Chromatics extend their flair for dramatic pop noir on ‘Closer To Grey’

Photo Credit: Johnny Jewel

By now, the saga of Chromatics long-awaited album Dear Tommy is the stuff of legend. Originally announced back in 2014, two years after the release of Johnny Jewel’s electronic-pop group’s latest LP, Kill For Love, the mysterious album has flirted with both spontaneous release and complete combustion over the past half-decade.

So when news arrived yesterday that a new Chromatics album would land today (October 2), it came fully equipped with word that this new LP would not, in fact, be Dear Tommy. It would instead be a record called Closer To Grey, billed by Jewel’s camp as Chromatics’ seventh record. As Pitchfork notes, if Kill For Love is recognized as the group’s fifth album, well… then, Dear Tommy may one day see the light of day, just like Chinese Democracy once did.

But that’s for another day, because it’s important to note that all the Chromatics singles of recent years billed as being a part of the Dear Tommy production — “I Can Never Be Myself When You’re Around,” “Shadow,” the title track — do not appear on the new effort.


Forever moving forward with one emotion forever linked to the past, Closer To Grey , as of now the true follow-up to 2012’s Kill For Love, should hold fans over nicely. The LP opens with a cover of Simon & Garfunkel’s “Sound of Silence” before easing into the cinematic electronic-pop rhythm Jewel is known for. “You’re No Good” and the title track fit seamlessly into Chromatics’ template of blending the dark with neon, a structure so many electro and alt-pop groups have borrowed over the past decade. Deeper cuts like “Through The Looking Glass” and “Whispers In The Hall” project Jewel’s more mindful, atmospheric flair, and the eight-minute-plus “On The Wall” dances with the songwriter/producer’s flair for film scores.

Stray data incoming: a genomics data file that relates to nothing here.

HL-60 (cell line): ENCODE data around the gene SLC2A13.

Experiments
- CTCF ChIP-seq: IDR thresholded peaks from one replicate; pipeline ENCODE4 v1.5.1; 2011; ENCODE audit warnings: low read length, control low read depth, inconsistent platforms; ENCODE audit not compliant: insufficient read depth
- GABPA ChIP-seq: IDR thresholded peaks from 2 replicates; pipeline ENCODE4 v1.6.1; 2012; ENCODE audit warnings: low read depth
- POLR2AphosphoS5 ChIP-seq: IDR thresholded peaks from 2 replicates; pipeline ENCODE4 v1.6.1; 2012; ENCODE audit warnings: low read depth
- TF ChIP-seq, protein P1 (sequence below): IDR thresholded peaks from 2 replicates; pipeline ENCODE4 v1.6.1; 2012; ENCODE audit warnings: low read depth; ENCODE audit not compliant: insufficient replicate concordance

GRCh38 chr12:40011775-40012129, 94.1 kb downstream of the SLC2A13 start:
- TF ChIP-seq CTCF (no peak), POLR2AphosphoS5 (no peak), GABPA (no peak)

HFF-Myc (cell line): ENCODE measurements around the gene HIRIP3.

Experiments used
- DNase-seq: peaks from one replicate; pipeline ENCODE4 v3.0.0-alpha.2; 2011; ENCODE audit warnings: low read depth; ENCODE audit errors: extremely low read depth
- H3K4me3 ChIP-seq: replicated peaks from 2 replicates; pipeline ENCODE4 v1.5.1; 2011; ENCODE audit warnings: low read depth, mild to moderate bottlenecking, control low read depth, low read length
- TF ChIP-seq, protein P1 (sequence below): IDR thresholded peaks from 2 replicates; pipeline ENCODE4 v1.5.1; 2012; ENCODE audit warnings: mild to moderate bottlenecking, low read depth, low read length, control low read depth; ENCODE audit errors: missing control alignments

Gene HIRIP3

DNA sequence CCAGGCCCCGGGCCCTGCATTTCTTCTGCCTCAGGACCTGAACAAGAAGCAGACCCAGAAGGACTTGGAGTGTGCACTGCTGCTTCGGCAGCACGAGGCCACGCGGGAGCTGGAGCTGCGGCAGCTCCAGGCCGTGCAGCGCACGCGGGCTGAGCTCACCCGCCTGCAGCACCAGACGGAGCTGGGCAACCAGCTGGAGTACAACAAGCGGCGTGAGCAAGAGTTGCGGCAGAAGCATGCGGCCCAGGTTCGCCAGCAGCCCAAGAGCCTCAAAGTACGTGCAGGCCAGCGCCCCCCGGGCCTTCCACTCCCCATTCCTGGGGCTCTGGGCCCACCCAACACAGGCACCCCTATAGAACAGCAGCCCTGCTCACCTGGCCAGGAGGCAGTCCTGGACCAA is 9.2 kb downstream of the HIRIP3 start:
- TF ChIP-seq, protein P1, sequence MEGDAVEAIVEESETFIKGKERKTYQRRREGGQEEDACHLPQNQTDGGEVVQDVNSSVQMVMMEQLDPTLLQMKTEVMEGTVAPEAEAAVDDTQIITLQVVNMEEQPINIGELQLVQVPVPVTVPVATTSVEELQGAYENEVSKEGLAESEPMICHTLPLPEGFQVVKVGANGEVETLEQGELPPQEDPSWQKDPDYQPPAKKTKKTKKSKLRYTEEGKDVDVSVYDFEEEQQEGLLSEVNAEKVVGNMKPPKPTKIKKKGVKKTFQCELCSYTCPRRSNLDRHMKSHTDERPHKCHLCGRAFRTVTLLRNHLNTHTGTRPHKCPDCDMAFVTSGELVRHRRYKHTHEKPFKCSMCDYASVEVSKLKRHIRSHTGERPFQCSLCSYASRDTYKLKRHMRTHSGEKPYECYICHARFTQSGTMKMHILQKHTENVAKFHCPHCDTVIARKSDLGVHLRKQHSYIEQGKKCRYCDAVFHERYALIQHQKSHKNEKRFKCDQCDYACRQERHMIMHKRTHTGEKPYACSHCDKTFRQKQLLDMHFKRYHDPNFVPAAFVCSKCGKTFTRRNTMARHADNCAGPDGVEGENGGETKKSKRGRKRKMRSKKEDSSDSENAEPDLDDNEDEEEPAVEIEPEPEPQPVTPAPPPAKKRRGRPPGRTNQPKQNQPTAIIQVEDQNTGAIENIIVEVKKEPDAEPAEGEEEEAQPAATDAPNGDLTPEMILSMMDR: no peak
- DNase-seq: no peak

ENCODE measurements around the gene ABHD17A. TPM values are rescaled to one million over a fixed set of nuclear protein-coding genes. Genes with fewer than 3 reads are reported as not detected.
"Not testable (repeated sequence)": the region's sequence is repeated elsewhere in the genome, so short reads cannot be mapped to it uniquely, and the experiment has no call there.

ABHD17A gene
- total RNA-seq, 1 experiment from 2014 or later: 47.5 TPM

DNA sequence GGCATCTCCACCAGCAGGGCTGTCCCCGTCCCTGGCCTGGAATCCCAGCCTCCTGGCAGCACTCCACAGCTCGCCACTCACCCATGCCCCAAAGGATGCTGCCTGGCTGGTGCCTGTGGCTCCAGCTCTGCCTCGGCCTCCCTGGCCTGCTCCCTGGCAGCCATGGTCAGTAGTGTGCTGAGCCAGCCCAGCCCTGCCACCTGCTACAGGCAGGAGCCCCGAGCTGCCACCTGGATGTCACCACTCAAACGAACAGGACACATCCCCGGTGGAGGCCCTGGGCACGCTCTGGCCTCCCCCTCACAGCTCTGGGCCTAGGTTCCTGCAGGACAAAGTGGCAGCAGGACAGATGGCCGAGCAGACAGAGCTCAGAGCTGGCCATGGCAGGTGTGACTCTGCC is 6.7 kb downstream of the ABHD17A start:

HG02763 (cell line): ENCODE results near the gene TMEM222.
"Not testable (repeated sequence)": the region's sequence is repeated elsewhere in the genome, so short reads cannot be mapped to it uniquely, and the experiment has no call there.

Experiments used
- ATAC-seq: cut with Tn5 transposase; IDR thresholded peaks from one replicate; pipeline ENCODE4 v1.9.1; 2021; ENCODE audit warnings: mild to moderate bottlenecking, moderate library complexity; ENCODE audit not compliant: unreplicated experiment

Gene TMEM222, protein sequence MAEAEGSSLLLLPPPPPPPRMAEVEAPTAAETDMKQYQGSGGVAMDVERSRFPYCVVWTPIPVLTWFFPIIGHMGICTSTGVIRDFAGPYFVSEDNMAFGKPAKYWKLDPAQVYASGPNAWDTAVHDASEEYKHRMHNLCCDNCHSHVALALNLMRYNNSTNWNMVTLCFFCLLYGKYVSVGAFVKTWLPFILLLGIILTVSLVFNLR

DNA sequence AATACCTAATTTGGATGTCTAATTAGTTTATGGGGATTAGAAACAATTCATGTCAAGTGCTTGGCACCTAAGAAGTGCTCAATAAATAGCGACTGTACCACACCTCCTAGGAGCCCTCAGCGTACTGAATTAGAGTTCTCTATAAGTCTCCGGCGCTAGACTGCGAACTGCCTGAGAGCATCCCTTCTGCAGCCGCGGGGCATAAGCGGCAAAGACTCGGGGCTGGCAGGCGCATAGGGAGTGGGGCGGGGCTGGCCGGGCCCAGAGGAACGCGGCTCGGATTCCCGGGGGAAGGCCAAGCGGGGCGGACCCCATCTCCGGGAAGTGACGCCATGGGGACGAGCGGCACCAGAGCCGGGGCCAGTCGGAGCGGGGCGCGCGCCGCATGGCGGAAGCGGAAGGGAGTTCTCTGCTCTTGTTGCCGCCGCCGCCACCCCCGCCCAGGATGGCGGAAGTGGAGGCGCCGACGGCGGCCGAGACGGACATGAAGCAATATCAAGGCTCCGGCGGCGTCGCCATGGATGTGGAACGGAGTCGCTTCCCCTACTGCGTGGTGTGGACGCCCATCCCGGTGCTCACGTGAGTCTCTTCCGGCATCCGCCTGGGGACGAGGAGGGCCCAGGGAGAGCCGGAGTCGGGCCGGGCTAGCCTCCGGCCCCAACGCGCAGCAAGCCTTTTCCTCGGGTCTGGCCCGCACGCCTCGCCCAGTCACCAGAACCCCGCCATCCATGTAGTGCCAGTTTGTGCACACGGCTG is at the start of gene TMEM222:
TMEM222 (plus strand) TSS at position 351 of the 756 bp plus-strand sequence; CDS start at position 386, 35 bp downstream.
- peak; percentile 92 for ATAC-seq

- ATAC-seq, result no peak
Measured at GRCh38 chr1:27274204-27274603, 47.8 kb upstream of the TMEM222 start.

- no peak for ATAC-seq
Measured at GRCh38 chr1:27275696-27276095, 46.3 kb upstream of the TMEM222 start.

On immediate listen, Closer To Grey feels and sounds like a cohesive collection of dramatic pop, Jewel’s noir-tinted brilliance shining through subtly under the angelic vocals of Ruth Radelet. It feels like an important step in the Chromatics saga, one where mystery is as much a part of the group’s identity as Jewel or Radelet, and where we may either wake up tomorrow with Dear Tommy suddenly in our lives or we may die one day never having heard it. If there is a gray area between Chromatics releases, this certainly brings us closer to salvation.